Newsletter – December 2014
Bend your brain and see the future
Researchers and technologists are constantly working on developing the next emerging trend that will change the way we live and work.
One such example is the Memristor, a breakthrough that packs some serious potential. The memristor is a new breed of technology that may lead to servers and other devices far more efficient than today’s machines.
Clear your mind so I can explain.
Start by thinking about a water pipe
Imagine a pipe carrying water. The amount of effort required to stop water running through this pipe depends on (a) the diameter of the pipe and (b) the speed at which the water is flowing. This is similar to how a traditional electrical circuit works, and a resistor is the component used to slow down electrical current and voltage.
OK, now imagine if the amount of effort required to stop the water was determined by the amount of water that ran through it in the past, not the present. So even if the water stops flowing it is still difficult to block the pipe supposing that earlier the pipe was rushing with water.
Bending your brain yet?
Introducing the Memristor (or “Memory Resistor”)
The point of the Memristor is that the amount of electrical resistance depends on how much current has flown through it in the past. So, the resistance depends on its memory, hence, “Memristor.” In a real Memristor, it’s the movement of ions over nanometer (tiny) distances that creates this effect.
The Memristor is a new building block of computer processes. It is considered the fourth fundamental circuit element alongside the resistor, capacitor, and inductor.
It’s a unique kind of resistor circuit that remembers the last voltage that has been applied to it, even after the power is turned off. This is achieved by removing electrons from oxides in the Memristor.
Memristors can make a faster, cheaper, replacement for DRAM, flash memory and even disk drives. By combining memory and storage, Memristors enable what we call “universal memory,” radically increasing computing efficiency, and speed.
Another clear benefit of Memristor-based systems is that they wouldn’t require the time-consuming “boot-up” process that’s necessary today. Imagine a complete data centre able to recover almost immediately from a power failure, a process that takes hours or days today.
But the most valuable applications that Memristor technology enables—petascale analytics, distributed mesh computing and possibly using Memristors as logic devices—are yet to come.
IT manufacturers are taking the lead
Professor Leon Chua first came up with the theory in 1971. He was a distinguished faculty member in the Electrical Engineering and Computer Sciences Department at the University of California Berkeley.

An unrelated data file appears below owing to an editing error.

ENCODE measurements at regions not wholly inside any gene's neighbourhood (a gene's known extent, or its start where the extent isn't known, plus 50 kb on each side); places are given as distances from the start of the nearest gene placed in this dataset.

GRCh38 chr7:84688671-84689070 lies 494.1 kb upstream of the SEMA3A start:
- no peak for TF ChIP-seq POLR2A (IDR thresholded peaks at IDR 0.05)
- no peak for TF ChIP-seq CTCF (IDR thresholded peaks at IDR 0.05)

Earlier in the year, HP announced a research project to use Memristors at the core of an architecture it’s calling “The Machine,” which should be ready as soon as the end of the decade. The Machine will use electrons for processing, photons for communication, and ions for storage, and can scale from handheld to data center size, making it capable of completely replacing current computer architectures.
Thanks to advancements like the Memristor the future is looking ultra-fast.
OK, brain bending is over. Relax now and get back to your email.
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8 best IT projects for a quiet January
For some of us the Christmas break is a chance to get some projects squared away before the new year gets into full swing.
Here are eight IT projects to help you improve your IT productivity ready for 2015:
1. Upgrade your servers. If you have a Windows 2003 server anywhere in your business it will go “end of life” in July 2015. There are literally thousands of 2003 servers to update and it is going to keep IT people very busy for months. So put it at the top of your list of your priorities.
2. Switch to cloud backup. If you have no backup or still using tapes or hard drives to back-up your data and systems, then now is the time to make use of your spare internet bandwidth and start uploading your files to a cloud backup solution.
3. Implement a CRM System. If you are still tracking your clients and suppliers in outlook address books or business cards then consider the latest options for setting up a customer relationship management tool. Make sure that it can connect to your social media world too so that you are not missing out on key opportunities in your market place.
4. Set up an intranet. This is great way to better manage your company information. There are a range of server-based or online tools that will help you with this activity.
5. Switch your telephone. Move to a unified communications system (VoIP, chat, and teleconferencing in one) so you can save money, improve your team communication and spend less time travelling to meetings in 2015.
6. Clean up your server rack. If you have one of those crazy spaghetti server racks with network cables going all over the place to the point where you can’t find the connections you need, then it’s probably a great time to strip it down and cable it up neatly.
7. Check your capacity. Adding storage or compute power over the quiet time will ensure you can work full steam ahead when things get busy later in the year. Of course if you have already moved to the cloud this is probably not an issue as it will expand to meet your needs.
8. Inbox clean-up. It is a great time to archive those old emails into an annual archive so you can dig them out by time range if you need them but don’t clog up your inbox with all that bulk you may never need.